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decided: July 2, 1981.


No. 80-1-26, Appeal from the Judgment of Sentence of the Court of Common Pleas of Allegheny County, Pennsylvania, entered on January 3, 1980, at No. 7901917 A, Criminal Division.


Bruce E. Dice, Zimmer & Dice, Pittsburgh, for appellant.

Robert E. Colville, Dist. Atty., Robert L. Eberhardt, Deputy Dist. Atty., Kathryn L. Simpson, Asst. Dist. Atty., Pittsburgh, for appellee.

O'Brien, C. J., and Roberts, Nix, Larsen, Flaherty, Kauffman and Wilkinson, JJ.

Author: Roberts

[ 494 Pa. Page 262]


This is a direct appeal from judgment of sentence of life imprisonment imposed by the Court of Common Pleas of Allegheny County upon conviction of murder of the first degree. Appellant, Elgin L. Thornton, raises one claim of error: that the trial court, over defense objection, improperly admitted an oral statement made by the victim on the evening before the killing. The trial court ruled the statement admissible on the ground that it was within the "state of mind" exception to the rule against hearsay. We conclude that, because the victim's state of mind was not a factor in issue, the statement was immaterial and irrelevant to the prosecution's case and thus appellant's objection should have been sustained. We also conclude that, when the statement is considered for its substantive truth, although material and relevant to the issue of appellant's intent to kill, the statement could not have reasonably contributed to the jury's verdict. Since we find the erroneous admission of the statement to be harmless error we affirm. See Commonwealth v. Story, 476 Pa. 391, 383 A.2d 155 (1978).

Appellant Thornton was tried before a jury on charges of criminal homicide and criminal conspiracy.*fn1 He admitted having shot and killed the victim, Larry Moore, but defended on theories of self-defense and provocation. In his brief, appellant acknowledges that "[n]one of the critical facts as posited by the prosecution was denied by the defense."*fn2

The evening before the killing, a police patrol car responded to a radio report of a domestic disturbance at the home of appellant's sister. Upon entering the home, police saw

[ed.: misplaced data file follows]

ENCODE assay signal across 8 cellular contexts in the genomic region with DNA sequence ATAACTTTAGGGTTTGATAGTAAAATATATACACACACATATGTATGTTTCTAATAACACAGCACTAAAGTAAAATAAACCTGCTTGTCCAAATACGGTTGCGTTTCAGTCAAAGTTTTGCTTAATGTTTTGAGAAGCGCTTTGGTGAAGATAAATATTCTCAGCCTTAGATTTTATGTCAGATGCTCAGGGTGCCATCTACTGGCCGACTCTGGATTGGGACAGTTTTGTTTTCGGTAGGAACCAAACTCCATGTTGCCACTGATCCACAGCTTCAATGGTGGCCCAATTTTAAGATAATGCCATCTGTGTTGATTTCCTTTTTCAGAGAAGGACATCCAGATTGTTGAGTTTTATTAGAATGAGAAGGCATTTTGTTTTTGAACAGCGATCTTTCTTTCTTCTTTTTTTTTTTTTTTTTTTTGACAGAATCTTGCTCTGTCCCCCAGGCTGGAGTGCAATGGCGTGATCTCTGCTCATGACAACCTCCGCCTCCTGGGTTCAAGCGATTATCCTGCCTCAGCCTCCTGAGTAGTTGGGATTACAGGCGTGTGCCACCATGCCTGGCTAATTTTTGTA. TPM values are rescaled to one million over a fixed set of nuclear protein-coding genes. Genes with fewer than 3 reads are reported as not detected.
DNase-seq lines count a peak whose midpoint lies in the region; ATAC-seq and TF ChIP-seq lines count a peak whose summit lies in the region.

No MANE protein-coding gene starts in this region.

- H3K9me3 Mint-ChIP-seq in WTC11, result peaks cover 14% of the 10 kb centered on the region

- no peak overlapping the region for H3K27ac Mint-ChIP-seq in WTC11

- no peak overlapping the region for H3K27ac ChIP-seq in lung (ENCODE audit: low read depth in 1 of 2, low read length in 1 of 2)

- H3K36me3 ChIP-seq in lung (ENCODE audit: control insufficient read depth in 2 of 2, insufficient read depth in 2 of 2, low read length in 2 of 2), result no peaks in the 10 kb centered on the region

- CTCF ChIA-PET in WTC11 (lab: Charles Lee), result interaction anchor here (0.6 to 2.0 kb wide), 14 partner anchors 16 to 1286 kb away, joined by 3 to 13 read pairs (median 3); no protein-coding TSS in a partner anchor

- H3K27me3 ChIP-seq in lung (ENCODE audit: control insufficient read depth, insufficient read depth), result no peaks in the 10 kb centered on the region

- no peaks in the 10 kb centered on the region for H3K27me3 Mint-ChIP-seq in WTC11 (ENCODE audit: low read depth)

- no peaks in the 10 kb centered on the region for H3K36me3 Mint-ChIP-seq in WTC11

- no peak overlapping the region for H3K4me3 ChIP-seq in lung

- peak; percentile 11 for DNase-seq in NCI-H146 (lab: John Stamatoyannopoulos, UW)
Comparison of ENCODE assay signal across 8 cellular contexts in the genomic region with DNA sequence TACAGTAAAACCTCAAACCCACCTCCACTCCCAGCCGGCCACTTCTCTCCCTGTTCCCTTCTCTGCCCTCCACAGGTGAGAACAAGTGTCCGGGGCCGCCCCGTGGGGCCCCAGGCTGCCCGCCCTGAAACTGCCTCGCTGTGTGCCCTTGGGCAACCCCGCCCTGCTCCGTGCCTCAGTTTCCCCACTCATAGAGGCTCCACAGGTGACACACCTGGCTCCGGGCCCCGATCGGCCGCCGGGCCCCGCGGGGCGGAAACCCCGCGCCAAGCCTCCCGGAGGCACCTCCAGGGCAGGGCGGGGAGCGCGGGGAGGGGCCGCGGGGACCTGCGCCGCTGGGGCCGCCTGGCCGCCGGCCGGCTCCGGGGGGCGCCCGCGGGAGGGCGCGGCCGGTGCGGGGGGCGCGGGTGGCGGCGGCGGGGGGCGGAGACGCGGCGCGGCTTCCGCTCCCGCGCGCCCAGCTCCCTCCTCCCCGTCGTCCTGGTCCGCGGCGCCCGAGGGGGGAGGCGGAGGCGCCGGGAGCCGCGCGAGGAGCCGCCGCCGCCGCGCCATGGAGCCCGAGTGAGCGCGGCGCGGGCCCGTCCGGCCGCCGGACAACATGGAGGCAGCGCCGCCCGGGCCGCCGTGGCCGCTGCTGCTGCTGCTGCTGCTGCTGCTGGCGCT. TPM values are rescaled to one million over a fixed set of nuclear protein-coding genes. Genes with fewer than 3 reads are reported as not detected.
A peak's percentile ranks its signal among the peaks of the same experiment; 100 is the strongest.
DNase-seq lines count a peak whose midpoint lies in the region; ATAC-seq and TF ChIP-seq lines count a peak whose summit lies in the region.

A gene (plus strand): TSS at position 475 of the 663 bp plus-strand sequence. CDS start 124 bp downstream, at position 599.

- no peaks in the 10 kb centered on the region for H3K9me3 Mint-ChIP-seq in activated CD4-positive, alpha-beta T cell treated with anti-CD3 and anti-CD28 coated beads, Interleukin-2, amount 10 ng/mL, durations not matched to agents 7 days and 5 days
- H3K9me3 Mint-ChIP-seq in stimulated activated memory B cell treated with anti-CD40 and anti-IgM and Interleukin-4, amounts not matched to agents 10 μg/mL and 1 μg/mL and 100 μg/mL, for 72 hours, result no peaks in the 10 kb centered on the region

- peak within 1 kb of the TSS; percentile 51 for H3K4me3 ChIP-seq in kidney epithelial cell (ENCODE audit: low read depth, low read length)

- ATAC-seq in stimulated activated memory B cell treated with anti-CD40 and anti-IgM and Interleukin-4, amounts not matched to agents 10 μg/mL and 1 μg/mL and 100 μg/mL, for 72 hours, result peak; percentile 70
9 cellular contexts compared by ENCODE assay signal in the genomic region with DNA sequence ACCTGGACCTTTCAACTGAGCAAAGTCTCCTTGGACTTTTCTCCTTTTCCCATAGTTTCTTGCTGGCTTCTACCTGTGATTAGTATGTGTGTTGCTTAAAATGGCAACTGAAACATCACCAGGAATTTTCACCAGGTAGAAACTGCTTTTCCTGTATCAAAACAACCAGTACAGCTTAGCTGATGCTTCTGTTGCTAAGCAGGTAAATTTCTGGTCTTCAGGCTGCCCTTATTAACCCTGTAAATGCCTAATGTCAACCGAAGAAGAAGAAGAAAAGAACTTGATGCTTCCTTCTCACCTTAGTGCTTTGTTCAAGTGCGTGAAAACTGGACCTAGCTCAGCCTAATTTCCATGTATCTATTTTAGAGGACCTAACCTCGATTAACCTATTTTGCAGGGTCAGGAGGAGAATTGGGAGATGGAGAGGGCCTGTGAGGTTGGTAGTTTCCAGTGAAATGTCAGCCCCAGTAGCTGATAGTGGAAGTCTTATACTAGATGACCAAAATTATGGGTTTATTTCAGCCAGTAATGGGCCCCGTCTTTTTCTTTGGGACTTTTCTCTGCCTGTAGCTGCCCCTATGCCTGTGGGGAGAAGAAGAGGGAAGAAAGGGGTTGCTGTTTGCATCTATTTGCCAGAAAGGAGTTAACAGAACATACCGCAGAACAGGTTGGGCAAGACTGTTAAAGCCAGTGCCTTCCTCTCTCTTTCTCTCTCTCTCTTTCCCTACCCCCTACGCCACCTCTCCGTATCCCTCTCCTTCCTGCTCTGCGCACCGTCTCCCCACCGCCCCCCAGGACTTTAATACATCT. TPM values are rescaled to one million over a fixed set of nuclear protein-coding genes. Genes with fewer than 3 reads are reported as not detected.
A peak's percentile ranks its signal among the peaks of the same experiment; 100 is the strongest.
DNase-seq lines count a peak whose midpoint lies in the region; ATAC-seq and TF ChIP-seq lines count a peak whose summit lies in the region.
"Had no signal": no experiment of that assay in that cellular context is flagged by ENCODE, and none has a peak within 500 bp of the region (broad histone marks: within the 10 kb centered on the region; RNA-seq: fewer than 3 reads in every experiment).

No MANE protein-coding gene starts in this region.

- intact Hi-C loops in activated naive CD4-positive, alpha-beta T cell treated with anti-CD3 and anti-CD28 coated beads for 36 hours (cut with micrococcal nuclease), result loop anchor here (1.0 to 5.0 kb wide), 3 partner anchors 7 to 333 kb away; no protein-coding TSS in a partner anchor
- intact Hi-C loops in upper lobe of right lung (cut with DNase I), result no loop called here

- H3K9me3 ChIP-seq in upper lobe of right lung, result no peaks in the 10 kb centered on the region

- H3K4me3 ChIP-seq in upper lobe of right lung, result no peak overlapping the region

[ 494 Pa. Page 263]

Larry Moore, estranged common law husband of appellant's sister, standing with a baseball bat in his hand. Appellant's sister and mother were also present. After discovering that Moore was carrying a gun, the police arrested him and then took him to the police station for booking. Although a police officer testified that there was no evidence of physical injury, appellant's sister and mother both testified that they had been hit by Moore. They further testified that after Moore and the police had left, appellant's brother Benny Thornton drove them to a hospital for emergency room treatment.

The following morning, sometime between 10:30 a. m. and 12:00 noon, appellant visited his brother Benny Thornton. Three acquaintances, William Andrews, Robert Childs and Noel Thomas, were also present. Appellant testified that Benny Thornton told him that Moore had beaten their sister and mother with a baseball bat the night before.

Upon learning that Moore and Moore's brother were on a nearby street corner, appellant and his three companions drove to the corner. They arrived at the corner at approximately 2:50 p. m. but did not see Moore. After a brief encounter with Moore's brother, they drove to a neighborhood amusement arcade which appellant managed. Approximately twenty minutes later another acquaintance, Mike Dean, arrived with a message from Benny Thornton that Moore was at a neighborhood school. Appellant testified that he was also told that Moore was attempting to pick up appellant's seven year old nephew (Moore's son) after school.

Immediately appellant and the four men drove to the school. As they reached the side of the school, the driver stopped the car and Noel Thomas got out. The car was then driven to the front gate of the school.

Moore was seated on the school steps directly in front of the school door. Appellant got out of the car and, armed with a shotgun, approached Moore. At a distance of five to ten feet appellant shot Moore in the back. Before appellant shot, Moore raised one hand and then turned ...

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